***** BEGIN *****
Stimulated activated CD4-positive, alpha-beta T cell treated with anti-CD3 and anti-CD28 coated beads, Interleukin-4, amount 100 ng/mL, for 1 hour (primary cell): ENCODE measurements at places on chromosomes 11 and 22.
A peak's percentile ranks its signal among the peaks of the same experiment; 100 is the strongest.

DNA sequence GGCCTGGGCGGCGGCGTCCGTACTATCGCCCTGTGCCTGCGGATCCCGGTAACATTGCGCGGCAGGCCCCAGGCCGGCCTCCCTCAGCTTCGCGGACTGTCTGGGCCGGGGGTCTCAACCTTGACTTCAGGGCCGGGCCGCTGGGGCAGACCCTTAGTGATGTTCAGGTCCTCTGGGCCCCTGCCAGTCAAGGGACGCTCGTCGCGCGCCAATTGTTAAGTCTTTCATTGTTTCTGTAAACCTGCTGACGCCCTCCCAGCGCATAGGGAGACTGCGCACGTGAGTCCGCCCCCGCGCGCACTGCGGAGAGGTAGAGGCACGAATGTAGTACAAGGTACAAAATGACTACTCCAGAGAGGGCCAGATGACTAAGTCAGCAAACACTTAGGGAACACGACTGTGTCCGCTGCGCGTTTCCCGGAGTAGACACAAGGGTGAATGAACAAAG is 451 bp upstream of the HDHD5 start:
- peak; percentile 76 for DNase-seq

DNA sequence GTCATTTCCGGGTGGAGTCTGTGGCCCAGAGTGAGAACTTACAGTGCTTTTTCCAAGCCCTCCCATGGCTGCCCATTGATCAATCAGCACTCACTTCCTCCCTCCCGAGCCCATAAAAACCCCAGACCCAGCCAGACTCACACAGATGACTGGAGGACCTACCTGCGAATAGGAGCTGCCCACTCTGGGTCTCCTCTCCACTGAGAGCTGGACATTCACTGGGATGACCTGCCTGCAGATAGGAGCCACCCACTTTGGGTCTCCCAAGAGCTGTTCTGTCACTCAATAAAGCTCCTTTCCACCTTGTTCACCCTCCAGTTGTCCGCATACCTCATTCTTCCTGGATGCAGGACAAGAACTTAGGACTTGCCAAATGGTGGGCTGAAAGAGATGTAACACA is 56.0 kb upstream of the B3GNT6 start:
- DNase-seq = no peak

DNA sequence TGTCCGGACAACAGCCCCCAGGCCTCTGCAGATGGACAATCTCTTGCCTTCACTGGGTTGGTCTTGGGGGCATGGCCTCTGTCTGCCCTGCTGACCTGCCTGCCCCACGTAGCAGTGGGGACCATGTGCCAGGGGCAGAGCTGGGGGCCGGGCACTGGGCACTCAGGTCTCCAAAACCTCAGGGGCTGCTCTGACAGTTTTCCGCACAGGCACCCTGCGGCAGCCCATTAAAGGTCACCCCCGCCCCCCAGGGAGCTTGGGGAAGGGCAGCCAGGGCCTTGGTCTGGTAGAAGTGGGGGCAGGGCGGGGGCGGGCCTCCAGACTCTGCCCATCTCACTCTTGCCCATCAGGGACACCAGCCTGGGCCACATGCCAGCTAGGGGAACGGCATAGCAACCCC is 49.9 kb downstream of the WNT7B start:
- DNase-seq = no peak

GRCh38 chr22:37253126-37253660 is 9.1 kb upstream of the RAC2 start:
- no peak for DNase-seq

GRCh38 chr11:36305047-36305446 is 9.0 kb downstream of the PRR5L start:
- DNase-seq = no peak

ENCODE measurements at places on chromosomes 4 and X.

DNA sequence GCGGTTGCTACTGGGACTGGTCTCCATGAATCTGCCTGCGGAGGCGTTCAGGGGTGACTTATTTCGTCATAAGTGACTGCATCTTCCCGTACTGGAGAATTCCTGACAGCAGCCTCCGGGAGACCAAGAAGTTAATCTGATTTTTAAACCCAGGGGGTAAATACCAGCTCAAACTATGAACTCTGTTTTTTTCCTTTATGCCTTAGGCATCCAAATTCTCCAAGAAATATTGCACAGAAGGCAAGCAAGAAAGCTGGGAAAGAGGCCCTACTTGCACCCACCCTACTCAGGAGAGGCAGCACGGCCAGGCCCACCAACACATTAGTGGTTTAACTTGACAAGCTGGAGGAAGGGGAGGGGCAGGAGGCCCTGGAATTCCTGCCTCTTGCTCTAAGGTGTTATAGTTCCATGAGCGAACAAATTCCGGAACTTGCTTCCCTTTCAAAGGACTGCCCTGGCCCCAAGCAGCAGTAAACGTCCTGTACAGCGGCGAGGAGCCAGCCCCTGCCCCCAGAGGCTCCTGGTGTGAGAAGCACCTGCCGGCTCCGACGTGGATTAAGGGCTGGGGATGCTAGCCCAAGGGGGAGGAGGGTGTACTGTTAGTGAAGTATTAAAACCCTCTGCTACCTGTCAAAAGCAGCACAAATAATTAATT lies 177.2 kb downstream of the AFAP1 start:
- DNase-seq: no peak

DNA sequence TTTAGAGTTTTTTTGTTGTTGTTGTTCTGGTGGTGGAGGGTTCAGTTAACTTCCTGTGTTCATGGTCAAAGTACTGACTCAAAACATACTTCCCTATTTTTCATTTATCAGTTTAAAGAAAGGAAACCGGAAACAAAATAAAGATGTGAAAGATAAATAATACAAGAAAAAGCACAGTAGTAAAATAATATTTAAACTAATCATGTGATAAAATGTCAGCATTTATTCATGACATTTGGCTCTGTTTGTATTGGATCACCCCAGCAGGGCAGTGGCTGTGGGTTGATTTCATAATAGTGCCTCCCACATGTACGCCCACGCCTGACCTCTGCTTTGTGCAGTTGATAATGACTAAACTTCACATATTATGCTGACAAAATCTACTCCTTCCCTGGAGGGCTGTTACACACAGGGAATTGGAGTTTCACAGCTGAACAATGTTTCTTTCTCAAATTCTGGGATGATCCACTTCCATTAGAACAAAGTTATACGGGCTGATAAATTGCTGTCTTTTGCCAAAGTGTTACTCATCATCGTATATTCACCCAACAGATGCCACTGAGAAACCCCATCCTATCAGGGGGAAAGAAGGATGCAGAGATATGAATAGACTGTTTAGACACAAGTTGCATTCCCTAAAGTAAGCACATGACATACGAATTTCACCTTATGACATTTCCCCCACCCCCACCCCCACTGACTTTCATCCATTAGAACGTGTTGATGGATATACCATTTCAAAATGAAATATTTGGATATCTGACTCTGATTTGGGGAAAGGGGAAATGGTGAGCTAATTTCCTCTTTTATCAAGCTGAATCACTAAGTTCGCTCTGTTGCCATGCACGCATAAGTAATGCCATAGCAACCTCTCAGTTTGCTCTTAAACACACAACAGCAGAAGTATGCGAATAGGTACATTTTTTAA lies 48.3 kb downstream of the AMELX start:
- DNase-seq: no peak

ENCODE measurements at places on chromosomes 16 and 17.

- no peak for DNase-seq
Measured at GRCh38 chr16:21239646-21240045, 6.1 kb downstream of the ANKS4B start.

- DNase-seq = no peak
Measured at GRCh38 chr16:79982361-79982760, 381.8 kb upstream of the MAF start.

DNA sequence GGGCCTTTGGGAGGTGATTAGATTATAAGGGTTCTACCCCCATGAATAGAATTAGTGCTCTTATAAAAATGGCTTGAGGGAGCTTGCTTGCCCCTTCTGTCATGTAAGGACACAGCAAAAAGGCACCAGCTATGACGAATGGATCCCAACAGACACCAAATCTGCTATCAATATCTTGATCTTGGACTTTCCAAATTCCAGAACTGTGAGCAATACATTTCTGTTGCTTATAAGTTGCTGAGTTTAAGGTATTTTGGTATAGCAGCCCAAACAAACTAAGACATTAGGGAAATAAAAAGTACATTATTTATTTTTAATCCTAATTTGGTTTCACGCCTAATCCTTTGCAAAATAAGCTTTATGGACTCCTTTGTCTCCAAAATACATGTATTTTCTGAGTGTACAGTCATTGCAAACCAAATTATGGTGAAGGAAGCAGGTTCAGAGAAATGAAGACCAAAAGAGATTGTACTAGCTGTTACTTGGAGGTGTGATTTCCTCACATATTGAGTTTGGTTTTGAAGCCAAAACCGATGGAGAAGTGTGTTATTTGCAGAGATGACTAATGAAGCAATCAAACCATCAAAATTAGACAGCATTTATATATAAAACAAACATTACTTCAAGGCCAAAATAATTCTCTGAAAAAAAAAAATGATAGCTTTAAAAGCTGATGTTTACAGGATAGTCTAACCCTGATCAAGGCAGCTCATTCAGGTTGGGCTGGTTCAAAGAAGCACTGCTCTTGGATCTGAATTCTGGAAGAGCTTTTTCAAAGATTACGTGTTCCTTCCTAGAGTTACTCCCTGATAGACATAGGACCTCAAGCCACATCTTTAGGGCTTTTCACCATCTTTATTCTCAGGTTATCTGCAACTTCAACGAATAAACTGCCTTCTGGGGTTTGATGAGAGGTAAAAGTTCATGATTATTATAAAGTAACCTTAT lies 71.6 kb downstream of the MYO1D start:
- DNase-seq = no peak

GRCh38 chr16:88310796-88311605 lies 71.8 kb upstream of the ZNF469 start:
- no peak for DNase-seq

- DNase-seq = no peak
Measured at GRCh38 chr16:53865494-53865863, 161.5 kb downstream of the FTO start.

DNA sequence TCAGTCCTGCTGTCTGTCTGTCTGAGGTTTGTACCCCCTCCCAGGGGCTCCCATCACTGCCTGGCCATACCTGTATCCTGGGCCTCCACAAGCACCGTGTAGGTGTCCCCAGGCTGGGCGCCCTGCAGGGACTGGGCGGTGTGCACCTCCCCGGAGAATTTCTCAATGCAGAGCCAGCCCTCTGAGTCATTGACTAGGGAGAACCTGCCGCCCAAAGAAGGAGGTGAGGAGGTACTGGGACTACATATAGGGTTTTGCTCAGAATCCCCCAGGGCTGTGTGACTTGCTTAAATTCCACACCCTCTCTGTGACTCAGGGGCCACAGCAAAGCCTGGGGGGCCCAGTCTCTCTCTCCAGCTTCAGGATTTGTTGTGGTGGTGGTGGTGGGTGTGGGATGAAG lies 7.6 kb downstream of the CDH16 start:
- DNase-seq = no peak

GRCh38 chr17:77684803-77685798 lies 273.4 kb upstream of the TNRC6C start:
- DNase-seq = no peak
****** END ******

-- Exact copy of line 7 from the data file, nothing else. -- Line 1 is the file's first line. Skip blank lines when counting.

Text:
DNA sequence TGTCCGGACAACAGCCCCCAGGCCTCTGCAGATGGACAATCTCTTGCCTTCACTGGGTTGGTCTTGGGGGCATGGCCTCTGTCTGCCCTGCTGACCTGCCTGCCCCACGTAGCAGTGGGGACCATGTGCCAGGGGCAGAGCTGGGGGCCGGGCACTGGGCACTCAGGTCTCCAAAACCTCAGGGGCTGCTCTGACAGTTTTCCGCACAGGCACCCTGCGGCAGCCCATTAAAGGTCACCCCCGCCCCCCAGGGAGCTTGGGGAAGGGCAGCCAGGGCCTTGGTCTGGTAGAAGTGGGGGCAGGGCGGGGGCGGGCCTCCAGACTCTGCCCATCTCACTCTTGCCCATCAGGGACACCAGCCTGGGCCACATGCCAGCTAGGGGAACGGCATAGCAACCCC is 49.9 kb downstream of the WNT7B start: